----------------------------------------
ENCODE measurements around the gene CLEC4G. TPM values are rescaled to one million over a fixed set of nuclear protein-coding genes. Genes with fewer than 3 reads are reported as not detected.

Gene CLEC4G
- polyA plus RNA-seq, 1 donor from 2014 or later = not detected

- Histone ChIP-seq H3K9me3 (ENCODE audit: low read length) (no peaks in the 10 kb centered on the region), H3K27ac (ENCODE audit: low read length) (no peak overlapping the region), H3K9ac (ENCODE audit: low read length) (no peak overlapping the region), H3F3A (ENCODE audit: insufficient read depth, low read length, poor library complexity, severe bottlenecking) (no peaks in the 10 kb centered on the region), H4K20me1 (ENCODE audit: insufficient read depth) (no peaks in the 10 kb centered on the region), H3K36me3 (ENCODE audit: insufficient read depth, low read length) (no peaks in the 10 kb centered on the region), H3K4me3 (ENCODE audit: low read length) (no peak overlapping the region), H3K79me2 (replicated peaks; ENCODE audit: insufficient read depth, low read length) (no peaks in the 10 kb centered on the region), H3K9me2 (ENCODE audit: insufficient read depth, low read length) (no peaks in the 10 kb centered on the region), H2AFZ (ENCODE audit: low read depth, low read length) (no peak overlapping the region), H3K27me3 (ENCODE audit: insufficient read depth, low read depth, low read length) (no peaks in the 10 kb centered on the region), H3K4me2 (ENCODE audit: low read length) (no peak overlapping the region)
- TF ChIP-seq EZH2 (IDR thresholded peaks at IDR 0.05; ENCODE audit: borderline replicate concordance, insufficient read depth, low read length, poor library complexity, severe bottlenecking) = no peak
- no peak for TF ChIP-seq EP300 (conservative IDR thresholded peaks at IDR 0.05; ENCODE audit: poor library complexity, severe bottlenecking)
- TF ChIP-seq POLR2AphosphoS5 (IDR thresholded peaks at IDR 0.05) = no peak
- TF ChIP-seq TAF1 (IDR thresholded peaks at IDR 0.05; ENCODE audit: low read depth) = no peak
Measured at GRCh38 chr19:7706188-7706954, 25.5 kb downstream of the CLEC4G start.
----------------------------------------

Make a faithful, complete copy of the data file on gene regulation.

ENCODE measurements around the gene CLEC4G. TPM values are rescaled to one million over a fixed set of nuclear protein-coding genes. Genes with fewer than 3 reads are reported as not detected.

Gene CLEC4G
- polyA plus RNA-seq, 1 donor from 2014 or later = not detected

- Histone ChIP-seq H3K9me3 (ENCODE audit: low read length) (no peaks in the 10 kb centered on the region), H3K27ac (ENCODE audit: low read length) (no peak overlapping the region), H3K9ac (ENCODE audit: low read length) (no peak overlapping the region), H3F3A (ENCODE audit: insufficient read depth, low read length, poor library complexity, severe bottlenecking) (no peaks in the 10 kb centered on the region), H4K20me1 (ENCODE audit: insufficient read depth) (no peaks in the 10 kb centered on the region), H3K36me3 (ENCODE audit: insufficient read depth, low read length) (no peaks in the 10 kb centered on the region), H3K4me3 (ENCODE audit: low read length) (no peak overlapping the region), H3K79me2 (replicated peaks; ENCODE audit: insufficient read depth, low read length) (no peaks in the 10 kb centered on the region), H3K9me2 (ENCODE audit: insufficient read depth, low read length) (no peaks in the 10 kb centered on the region), H2AFZ (ENCODE audit: low read depth, low read length) (no peak overlapping the region), H3K27me3 (ENCODE audit: insufficient read depth, low read depth, low read length) (no peaks in the 10 kb centered on the region), H3K4me2 (ENCODE audit: low read length) (no peak overlapping the region)
- TF ChIP-seq EZH2 (IDR thresholded peaks at IDR 0.05; ENCODE audit: borderline replicate concordance, insufficient read depth, low read length, poor library complexity, severe bottlenecking) = no peak
- no peak for TF ChIP-seq EP300 (conservative IDR thresholded peaks at IDR 0.05; ENCODE audit: poor library complexity, severe bottlenecking)
- TF ChIP-seq POLR2AphosphoS5 (IDR thresholded peaks at IDR 0.05) = no peak
- TF ChIP-seq TAF1 (IDR thresholded peaks at IDR 0.05; ENCODE audit: low read depth) = no peak
Measured at GRCh38 chr19:7706188-7706954, 25.5 kb downstream of the CLEC4G start.